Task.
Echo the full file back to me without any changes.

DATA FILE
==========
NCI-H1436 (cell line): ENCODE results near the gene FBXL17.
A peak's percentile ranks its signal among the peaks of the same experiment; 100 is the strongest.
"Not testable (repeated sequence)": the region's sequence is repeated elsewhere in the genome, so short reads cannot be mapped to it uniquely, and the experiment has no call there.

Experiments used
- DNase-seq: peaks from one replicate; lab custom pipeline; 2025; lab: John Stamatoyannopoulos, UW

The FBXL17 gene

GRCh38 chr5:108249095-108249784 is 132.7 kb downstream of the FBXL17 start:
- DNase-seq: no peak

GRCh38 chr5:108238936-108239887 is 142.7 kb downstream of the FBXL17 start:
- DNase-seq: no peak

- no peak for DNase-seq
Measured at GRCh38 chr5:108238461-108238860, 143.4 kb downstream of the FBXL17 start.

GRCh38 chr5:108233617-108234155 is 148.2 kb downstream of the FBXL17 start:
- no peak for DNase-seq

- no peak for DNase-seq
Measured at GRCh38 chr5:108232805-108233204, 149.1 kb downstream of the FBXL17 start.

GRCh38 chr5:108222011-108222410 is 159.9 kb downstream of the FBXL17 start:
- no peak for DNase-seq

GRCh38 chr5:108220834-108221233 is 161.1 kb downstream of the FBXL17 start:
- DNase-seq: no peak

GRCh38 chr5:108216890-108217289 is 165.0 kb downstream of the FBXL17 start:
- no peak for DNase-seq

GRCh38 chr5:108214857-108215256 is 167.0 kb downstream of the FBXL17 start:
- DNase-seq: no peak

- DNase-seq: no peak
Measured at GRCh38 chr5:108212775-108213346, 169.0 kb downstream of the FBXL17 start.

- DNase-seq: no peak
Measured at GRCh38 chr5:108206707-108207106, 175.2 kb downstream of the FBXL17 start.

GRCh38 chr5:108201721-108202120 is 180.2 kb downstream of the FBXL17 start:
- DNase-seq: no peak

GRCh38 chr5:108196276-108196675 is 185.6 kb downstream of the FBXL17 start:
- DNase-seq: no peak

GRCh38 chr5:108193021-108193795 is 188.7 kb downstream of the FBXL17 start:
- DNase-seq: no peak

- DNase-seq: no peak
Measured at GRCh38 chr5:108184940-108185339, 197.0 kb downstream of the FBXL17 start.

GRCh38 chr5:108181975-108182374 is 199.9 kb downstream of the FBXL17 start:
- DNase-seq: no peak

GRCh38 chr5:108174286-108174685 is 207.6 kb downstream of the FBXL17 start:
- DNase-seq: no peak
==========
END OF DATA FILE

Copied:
NCI-H1436 (cell line): ENCODE results near the gene FBXL17.
A peak's percentile ranks its signal among the peaks of the same experiment; 100 is the strongest.
"Not testable (repeated sequence)": the region's sequence is repeated elsewhere in the genome, so short reads cannot be mapped to it uniquely, and the experiment has no call there.

Experiments used
- DNase-seq: peaks from one replicate; lab custom pipeline; 2025; lab: John Stamatoyannopoulos, UW

The FBXL17 gene

GRCh38 chr5:108249095-108249784 is 132.7 kb downstream of the FBXL17 start:
- DNase-seq: no peak

GRCh38 chr5:108238936-108239887 is 142.7 kb downstream of the FBXL17 start:
- DNase-seq: no peak

- no peak for DNase-seq
Measured at GRCh38 chr5:108238461-108238860, 143.4 kb downstream of the FBXL17 start.

GRCh38 chr5:108233617-108234155 is 148.2 kb downstream of the FBXL17 start:
- no peak for DNase-seq

- no peak for DNase-seq
Measured at GRCh38 chr5:108232805-108233204, 149.1 kb downstream of the FBXL17 start.

GRCh38 chr5:108222011-108222410 is 159.9 kb downstream of the FBXL17 start:
- no peak for DNase-seq

GRCh38 chr5:108220834-108221233 is 161.1 kb downstream of the FBXL17 start:
- DNase-seq: no peak

GRCh38 chr5:108216890-108217289 is 165.0 kb downstream of the FBXL17 start:
- no peak for DNase-seq

GRCh38 chr5:108214857-108215256 is 167.0 kb downstream of the FBXL17 start:
- DNase-seq: no peak

- DNase-seq: no peak
Measured at GRCh38 chr5:108212775-108213346, 169.0 kb downstream of the FBXL17 start.

- DNase-seq: no peak
Measured at GRCh38 chr5:108206707-108207106, 175.2 kb downstream of the FBXL17 start.

GRCh38 chr5:108201721-108202120 is 180.2 kb downstream of the FBXL17 start:
- DNase-seq: no peak

GRCh38 chr5:108196276-108196675 is 185.6 kb downstream of the FBXL17 start:
- DNase-seq: no peak

GRCh38 chr5:108193021-108193795 is 188.7 kb downstream of the FBXL17 start:
- DNase-seq: no peak

- DNase-seq: no peak
Measured at GRCh38 chr5:108184940-108185339, 197.0 kb downstream of the FBXL17 start.

GRCh38 chr5:108181975-108182374 is 199.9 kb downstream of the FBXL17 start:
- DNase-seq: no peak

GRCh38 chr5:108174286-108174685 is 207.6 kb downstream of the FBXL17 start:
- DNase-seq: no peak